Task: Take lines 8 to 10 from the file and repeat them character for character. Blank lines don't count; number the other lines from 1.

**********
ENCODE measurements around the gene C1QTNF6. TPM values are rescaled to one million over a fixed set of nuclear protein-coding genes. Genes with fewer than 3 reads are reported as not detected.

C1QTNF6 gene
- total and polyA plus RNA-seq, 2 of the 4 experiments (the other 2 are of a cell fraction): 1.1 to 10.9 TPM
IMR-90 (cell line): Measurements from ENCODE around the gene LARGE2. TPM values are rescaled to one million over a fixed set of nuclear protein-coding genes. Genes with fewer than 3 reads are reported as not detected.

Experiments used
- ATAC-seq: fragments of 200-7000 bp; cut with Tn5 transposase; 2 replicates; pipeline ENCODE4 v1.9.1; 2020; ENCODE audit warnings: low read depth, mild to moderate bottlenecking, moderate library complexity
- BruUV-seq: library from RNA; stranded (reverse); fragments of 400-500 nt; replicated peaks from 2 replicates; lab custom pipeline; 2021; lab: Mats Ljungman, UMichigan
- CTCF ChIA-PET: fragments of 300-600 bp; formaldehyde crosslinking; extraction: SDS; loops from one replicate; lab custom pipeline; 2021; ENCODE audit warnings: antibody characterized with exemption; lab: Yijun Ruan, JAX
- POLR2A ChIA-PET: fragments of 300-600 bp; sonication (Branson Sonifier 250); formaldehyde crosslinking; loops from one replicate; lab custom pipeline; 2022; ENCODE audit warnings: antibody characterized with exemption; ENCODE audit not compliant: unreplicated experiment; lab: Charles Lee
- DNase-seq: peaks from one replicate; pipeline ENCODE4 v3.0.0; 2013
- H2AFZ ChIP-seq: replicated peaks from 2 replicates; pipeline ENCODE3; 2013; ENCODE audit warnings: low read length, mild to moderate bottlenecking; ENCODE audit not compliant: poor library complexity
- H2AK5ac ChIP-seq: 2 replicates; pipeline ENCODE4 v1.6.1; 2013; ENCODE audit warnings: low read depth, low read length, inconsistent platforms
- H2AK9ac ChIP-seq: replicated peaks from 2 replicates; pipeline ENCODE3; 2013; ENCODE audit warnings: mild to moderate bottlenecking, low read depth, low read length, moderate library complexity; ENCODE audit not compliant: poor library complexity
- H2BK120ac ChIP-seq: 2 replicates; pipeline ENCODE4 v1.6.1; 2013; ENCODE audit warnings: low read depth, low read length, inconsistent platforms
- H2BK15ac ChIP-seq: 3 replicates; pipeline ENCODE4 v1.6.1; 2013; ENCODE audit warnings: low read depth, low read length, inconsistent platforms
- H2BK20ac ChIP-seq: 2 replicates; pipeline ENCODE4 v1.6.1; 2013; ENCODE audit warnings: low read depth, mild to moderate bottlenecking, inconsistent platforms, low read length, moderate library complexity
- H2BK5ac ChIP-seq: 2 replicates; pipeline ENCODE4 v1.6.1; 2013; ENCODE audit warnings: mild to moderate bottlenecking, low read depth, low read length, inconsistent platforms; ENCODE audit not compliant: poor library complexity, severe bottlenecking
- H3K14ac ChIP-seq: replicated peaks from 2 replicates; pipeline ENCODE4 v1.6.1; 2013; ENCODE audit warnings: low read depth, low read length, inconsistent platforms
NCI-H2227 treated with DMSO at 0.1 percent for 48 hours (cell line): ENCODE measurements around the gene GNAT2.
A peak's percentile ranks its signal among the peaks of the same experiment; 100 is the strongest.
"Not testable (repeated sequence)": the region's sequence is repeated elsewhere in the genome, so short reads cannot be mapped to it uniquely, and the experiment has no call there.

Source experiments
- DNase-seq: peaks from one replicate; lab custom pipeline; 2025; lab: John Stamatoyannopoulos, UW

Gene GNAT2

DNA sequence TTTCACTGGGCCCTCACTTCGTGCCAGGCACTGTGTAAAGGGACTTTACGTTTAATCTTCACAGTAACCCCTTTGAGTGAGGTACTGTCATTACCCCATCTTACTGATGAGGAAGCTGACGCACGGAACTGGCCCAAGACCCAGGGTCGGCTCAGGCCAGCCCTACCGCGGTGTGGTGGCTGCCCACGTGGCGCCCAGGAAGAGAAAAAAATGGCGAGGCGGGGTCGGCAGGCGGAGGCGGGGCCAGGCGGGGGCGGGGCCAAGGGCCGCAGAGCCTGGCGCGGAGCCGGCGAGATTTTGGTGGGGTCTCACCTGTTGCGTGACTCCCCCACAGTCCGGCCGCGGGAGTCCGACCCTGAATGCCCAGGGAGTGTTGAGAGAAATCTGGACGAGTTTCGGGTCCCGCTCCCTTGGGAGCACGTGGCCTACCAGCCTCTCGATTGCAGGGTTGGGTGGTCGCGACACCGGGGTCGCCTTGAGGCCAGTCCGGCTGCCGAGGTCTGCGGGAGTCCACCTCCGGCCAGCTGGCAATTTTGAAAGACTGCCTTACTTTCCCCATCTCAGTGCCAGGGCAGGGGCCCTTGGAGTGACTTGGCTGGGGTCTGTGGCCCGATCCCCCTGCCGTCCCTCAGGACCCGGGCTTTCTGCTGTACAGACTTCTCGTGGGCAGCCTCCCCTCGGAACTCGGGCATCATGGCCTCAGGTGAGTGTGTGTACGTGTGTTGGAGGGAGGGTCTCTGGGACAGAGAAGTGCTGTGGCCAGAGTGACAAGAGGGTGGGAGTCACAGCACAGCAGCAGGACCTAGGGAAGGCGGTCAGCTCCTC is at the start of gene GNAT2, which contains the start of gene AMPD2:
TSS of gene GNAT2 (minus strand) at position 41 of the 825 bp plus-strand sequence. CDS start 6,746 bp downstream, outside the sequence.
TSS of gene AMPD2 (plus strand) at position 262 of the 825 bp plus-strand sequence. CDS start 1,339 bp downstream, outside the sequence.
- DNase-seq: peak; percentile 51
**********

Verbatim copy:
- CTCF ChIA-PET: fragments of 300-600 bp; formaldehyde crosslinking; extraction: SDS; loops from one replicate; lab custom pipeline; 2021; ENCODE audit warnings: antibody characterized with exemption; lab: Yijun Ruan, JAX
- POLR2A ChIA-PET: fragments of 300-600 bp; sonication (Branson Sonifier 250); formaldehyde crosslinking; loops from one replicate; lab custom pipeline; 2022; ENCODE audit warnings: antibody characterized with exemption; ENCODE audit not compliant: unreplicated experiment; lab: Charles Lee
- DNase-seq: peaks from one replicate; pipeline ENCODE4 v3.0.0; 2013